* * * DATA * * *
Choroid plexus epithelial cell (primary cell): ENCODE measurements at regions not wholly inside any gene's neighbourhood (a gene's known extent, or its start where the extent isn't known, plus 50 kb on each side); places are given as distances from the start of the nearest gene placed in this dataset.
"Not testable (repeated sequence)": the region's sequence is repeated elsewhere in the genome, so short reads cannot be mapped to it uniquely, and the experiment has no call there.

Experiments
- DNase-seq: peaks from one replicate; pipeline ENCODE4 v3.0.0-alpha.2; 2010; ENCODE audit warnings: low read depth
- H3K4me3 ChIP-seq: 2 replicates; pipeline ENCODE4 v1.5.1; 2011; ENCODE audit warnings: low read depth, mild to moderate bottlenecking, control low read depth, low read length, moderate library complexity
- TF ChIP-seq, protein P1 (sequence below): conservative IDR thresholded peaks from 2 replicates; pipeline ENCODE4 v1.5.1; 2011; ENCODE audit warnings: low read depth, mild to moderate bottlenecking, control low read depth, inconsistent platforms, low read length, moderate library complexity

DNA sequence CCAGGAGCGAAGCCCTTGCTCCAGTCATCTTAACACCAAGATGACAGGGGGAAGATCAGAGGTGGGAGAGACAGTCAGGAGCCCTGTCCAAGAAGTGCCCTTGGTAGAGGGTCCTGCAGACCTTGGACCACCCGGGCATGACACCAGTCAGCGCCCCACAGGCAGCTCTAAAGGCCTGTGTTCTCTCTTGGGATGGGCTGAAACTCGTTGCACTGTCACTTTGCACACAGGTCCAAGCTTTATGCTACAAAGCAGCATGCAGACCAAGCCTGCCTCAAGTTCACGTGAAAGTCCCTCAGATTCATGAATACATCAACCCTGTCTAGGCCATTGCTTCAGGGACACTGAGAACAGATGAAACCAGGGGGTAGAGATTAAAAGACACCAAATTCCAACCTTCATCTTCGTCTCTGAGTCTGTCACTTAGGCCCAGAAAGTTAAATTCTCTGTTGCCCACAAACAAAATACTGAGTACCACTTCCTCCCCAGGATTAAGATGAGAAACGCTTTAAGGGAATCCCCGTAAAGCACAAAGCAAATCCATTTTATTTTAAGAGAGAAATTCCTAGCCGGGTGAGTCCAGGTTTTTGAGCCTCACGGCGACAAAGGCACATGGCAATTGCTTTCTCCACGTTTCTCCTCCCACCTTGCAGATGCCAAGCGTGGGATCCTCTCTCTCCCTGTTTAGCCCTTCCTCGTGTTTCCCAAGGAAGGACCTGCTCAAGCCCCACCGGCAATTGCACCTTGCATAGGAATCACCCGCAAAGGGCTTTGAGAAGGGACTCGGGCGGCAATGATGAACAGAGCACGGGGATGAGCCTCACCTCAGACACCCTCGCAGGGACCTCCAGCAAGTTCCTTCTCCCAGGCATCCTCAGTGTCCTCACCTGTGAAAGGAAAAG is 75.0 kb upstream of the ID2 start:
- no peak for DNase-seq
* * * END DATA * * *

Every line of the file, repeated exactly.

Choroid plexus epithelial cell (primary cell): ENCODE measurements at regions not wholly inside any gene's neighbourhood (a gene's known extent, or its start where the extent isn't known, plus 50 kb on each side); places are given as distances from the start of the nearest gene placed in this dataset.
"Not testable (repeated sequence)": the region's sequence is repeated elsewhere in the genome, so short reads cannot be mapped to it uniquely, and the experiment has no call there.

Experiments
- DNase-seq: peaks from one replicate; pipeline ENCODE4 v3.0.0-alpha.2; 2010; ENCODE audit warnings: low read depth
- H3K4me3 ChIP-seq: 2 replicates; pipeline ENCODE4 v1.5.1; 2011; ENCODE audit warnings: low read depth, mild to moderate bottlenecking, control low read depth, low read length, moderate library complexity
- TF ChIP-seq, protein P1 (sequence below): conservative IDR thresholded peaks from 2 replicates; pipeline ENCODE4 v1.5.1; 2011; ENCODE audit warnings: low read depth, mild to moderate bottlenecking, control low read depth, inconsistent platforms, low read length, moderate library complexity

DNA sequence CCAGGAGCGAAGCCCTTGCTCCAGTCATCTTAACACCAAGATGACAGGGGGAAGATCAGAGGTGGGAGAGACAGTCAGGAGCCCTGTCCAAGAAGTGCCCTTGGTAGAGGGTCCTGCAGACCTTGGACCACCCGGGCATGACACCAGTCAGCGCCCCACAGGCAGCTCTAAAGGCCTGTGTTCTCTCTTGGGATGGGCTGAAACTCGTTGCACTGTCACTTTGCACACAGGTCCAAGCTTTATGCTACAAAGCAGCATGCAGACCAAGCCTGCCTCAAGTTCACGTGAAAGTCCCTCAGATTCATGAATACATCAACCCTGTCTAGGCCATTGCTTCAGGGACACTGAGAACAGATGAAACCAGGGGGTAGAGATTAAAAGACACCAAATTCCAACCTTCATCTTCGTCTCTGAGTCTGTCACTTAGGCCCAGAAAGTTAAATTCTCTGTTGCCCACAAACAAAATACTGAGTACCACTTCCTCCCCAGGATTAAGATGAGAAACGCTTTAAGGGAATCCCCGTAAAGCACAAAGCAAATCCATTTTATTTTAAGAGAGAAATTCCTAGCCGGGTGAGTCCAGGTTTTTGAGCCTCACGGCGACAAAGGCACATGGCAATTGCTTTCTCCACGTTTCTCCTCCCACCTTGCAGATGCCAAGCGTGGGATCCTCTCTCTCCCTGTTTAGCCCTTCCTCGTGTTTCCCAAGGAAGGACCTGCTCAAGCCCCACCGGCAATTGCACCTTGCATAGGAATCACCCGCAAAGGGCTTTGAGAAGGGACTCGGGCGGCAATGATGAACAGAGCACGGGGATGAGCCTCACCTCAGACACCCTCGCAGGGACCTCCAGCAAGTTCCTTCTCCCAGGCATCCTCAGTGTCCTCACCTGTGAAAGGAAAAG is 75.0 kb upstream of the ID2 start:
- no peak for DNase-seq